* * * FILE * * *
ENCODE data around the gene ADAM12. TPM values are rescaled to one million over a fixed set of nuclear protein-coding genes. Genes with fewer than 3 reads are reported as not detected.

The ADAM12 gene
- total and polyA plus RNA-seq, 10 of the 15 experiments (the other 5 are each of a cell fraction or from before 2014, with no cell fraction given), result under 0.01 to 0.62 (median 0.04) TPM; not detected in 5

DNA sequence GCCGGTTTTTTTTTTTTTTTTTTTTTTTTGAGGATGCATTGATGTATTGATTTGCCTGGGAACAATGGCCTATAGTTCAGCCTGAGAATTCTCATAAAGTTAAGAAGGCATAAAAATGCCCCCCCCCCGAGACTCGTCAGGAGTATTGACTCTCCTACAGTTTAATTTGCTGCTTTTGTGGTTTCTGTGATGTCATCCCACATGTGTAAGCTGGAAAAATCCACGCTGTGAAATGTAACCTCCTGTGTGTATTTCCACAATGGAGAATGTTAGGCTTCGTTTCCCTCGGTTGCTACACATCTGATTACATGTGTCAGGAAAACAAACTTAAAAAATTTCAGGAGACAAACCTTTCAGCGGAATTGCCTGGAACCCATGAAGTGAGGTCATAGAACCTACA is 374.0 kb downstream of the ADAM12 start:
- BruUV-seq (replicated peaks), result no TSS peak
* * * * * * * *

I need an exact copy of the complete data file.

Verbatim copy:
ENCODE data around the gene ADAM12. TPM values are rescaled to one million over a fixed set of nuclear protein-coding genes. Genes with fewer than 3 reads are reported as not detected.

The ADAM12 gene
- total and polyA plus RNA-seq, 10 of the 15 experiments (the other 5 are each of a cell fraction or from before 2014, with no cell fraction given), result under 0.01 to 0.62 (median 0.04) TPM; not detected in 5

DNA sequence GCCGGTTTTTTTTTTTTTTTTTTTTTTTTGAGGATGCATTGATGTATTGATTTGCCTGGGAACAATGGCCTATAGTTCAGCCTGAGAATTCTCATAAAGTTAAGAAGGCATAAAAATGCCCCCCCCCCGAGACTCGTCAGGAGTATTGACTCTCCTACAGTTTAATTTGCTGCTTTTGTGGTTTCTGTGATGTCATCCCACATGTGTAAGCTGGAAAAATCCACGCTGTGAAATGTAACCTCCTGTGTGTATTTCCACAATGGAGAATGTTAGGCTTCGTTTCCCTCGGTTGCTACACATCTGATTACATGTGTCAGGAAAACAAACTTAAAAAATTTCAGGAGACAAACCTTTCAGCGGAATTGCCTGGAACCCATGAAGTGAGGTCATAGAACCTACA is 374.0 kb downstream of the ADAM12 start:
- BruUV-seq (replicated peaks), result no TSS peak